Adair Park is a residential neighborhood located southwest of downtown Atlanta. It has the form of a left curly bracket, bordered by the MARTA north-south rail line on the northwest, the BeltLine trail on the southwest and Metropolitan Parkway on the east. Historically Adair Park also included the area from Metropolitan Parkway to McDaniel Street on the east, but the city now considers that area part of the Pittsburgh neighborhood.
The bungalow suburb was developed from the 1890s to the 1940s, when Atlanta was transitioning from a "railroad town" to an urban area. Shortly after the Civil War, land speculators, notably George Washington Adair, John Thrasher and Thomas Alexander, began purchasing land in this area anticipating future growth. To increase the value of this land, Adair joined with Richard Peters in 1870 to form the Atlanta Street Railway Company to provide horsecar access to the area. He also established the Atlanta Real Estate Company, and continued purchasing land for development. Adair's company became the largest developer of property in Atlanta before he died in 1889. His sons, George and Forrest, continued the company, and began designing the Adair Park subdivision and selling lots in 1910. Adair Park developed into a small white working-class neighborhood of modest houses.
By the 1950s Adair Park was surrounded on all sides by neighborhoods that either always were or had transitioned to majority-black. In 1955 white flight began, triggered by the sale of a single property on Beryl Street near Dewey Street to a black family. Soon Dewey, Hope and Beryl Streets had transitioned from white to black, as did Mayland Avenue and Mayland Circle in 1958. Supported by the West Side Mutual Development Committee (WSMDC), which Mayor Hartsfield had formed to block or manage racial transitions in Atlanta neighborhoods, the Adair Park Civic Club attempted to pool white community resources to repurchase houses and keep white areas white, but there was not enough support compared to those white residents who wished to sell and the transition continued. In 1969, the Georgia grand dragon of the United Klans of America was elected as the Adair Park Civic Club's vice chairman. A day later he, along with black real estate agent Johnny Cornelius Johnson, were elected to policy positions in Atlanta's federally sponsored Model Cities Program.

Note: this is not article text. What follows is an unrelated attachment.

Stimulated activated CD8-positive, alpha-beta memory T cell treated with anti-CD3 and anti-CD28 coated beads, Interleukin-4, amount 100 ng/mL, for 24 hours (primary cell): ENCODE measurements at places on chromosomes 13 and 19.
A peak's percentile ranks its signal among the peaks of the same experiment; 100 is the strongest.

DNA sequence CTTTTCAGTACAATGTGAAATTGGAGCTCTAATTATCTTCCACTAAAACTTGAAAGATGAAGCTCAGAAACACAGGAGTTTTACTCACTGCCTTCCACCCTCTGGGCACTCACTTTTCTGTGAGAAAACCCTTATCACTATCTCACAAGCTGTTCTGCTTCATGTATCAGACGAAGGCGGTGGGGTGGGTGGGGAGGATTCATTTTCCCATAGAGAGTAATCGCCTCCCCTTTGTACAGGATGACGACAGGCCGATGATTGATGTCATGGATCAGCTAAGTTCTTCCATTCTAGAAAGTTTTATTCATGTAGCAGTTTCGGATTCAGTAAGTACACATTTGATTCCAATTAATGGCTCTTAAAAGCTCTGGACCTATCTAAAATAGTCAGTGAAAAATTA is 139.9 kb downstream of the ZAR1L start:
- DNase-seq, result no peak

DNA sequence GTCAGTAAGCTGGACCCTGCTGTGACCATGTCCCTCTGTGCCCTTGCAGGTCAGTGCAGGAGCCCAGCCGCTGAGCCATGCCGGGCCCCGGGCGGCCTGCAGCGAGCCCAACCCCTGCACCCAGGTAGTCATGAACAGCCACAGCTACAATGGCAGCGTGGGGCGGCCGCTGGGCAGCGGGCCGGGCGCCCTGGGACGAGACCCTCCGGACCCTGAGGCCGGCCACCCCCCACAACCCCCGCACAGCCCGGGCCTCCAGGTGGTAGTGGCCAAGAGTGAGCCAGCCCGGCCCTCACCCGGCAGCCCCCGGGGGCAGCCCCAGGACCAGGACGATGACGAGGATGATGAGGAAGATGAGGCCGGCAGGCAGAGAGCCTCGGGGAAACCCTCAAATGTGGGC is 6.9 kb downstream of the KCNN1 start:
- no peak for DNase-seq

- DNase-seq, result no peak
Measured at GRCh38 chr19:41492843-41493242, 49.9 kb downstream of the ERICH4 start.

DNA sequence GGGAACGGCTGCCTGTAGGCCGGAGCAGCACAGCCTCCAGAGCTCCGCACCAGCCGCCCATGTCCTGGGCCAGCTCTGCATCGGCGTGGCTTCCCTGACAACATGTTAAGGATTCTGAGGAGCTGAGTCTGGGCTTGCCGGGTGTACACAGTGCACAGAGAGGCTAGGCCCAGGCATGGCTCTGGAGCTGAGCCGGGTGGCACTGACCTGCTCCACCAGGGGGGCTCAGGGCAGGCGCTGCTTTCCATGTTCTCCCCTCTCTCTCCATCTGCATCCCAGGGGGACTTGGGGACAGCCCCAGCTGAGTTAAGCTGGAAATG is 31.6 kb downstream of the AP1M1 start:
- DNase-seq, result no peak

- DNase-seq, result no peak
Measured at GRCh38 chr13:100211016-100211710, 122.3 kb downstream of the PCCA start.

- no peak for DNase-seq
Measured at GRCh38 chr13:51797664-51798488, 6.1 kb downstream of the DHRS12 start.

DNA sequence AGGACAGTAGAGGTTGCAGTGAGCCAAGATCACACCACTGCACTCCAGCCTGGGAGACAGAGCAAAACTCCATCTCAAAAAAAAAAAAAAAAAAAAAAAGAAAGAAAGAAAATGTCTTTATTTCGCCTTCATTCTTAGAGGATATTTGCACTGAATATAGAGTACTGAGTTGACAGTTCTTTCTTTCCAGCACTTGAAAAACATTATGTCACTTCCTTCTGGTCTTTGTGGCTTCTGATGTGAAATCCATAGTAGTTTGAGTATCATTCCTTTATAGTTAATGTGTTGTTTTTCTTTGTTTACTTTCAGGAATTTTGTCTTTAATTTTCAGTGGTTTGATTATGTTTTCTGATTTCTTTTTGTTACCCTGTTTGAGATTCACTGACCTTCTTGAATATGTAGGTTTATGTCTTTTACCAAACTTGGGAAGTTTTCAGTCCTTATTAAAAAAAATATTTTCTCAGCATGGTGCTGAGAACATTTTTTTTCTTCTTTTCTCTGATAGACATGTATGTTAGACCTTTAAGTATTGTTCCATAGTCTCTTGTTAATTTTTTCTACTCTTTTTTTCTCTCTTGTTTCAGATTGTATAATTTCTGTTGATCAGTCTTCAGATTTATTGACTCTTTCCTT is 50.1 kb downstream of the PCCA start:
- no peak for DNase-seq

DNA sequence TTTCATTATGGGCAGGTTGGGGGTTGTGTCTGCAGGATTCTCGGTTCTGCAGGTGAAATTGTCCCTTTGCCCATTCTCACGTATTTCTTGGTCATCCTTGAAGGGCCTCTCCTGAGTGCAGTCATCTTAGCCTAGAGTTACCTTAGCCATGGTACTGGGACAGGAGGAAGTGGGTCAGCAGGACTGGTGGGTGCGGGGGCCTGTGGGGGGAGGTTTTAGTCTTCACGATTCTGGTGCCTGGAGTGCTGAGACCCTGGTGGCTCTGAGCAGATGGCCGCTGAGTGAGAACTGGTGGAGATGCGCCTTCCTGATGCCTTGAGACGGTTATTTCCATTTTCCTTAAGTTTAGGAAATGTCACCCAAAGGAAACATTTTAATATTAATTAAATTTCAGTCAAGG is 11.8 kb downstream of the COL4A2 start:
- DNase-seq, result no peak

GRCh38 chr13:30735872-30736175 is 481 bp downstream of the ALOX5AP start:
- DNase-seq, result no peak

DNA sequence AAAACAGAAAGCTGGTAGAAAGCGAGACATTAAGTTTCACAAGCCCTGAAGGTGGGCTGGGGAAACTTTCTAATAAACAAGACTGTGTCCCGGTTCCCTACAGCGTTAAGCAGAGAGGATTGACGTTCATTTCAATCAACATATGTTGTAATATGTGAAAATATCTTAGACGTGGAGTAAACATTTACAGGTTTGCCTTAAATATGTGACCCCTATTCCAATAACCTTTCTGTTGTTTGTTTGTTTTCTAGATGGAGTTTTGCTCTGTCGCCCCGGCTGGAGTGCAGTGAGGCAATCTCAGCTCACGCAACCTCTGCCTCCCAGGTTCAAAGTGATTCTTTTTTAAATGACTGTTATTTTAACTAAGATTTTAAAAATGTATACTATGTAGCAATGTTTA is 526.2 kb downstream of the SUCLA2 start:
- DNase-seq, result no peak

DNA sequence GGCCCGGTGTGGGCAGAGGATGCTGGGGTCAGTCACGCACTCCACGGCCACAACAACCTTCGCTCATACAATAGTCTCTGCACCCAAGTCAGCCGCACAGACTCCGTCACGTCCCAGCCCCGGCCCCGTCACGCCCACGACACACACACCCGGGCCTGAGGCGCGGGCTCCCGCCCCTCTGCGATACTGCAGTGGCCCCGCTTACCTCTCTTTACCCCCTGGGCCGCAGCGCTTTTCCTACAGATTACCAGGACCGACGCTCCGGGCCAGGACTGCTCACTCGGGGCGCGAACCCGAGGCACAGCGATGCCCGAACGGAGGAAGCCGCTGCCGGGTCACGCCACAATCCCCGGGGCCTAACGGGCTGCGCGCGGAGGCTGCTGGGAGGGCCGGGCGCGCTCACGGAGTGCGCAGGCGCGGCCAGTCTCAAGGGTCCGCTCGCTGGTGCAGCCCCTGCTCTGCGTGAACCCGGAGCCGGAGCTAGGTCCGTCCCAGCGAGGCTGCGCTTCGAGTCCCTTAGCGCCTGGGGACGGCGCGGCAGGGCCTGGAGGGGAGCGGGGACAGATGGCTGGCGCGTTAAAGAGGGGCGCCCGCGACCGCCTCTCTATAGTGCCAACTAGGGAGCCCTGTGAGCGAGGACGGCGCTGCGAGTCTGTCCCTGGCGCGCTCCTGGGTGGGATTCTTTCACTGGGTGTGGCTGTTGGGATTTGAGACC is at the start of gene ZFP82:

Adair Park gradually slid into decline along with the Metropolitan Parkway corridor. But by 2000, young people were starting to move back into the neighborhood, settling alongside many lifelong residents, attracted by the charming affordable bungalows and community spirit.
Similar to neighboring West End, the predominate house type within the neighborhood is the bungalow with American Craftsman style detailing. Other architectural styles represented include Folk Victorian, Queen Anne, and English Vernacular Revival. There are also a few apartment buildings within the district. Lots are large, typically 50' x 200' including dedicated driveways and access to rear yards. Landscaping is informal with grass yards, mature trees and shrubs. There are sidewalks, granite curbing, steps from the street to the yards, and retaining walls within the district. The few historic commercial buildings are generally one-story freestanding or attached neighborhood stores. Most are constructed of cinder block or brick and feature storefront windows.
Community landmark buildings include the George W. Adair School. Constructed in 1912, the school is a two-story brick building designed in the Academic Gothic Revival style with red brick. Other community buildings include the Stewart Avenue Methodist Episcopal Church South and the Adair Park Baptist Church.
The Metropolitan, a former warehouse complex, has been turned into an "intown business and arts district" of loft and studio space, occupying a quarter-mile block at the north end of the neighborhood.
The first recreational park in the district was established in 1922. Adair Park I comprises 20 lots originally designated for houses that were not sold due to the sloped topography and swampy ground. Landscaped with open areas, mature trees, brick walkways, and a playground, the park has on its grounds a one-story brick bathhouse built in 1930. This park is generally used for neighborhood gatherings, informal pick-up games, and walking. The second park in the district was established in the 1980s on a large parcel of land that was once a lumberyard. Adair Park II features a recreational baseball field, a covered basketball court, tennis courts, and a playground.
The official neighborhood association of Adair Park is Adair Park Today, Inc., a 501(c)3 non-profit corporation representing the interests of all property owners and residents in the neighborhood. The group is very active, holding monthly meetings the first Tuesday of every month at 7pm at the Ray and Joan Kroc Center on Metropolitan Parkway. Events this past year included the annual Adair Park Pie-Off, neighborhood clean-ups, free distribution of smoke alarms and compact fluorescent lightbulbs neighborhood-wide, and regular committee meetings regarding safety, housing, parks, and special events.
- Adair Park Neighborhood Official Website
- Creative Loafing article about Adair Park
- "Adair Park Historic District", National Register of Historic Places Travel Itinerary, National Park Service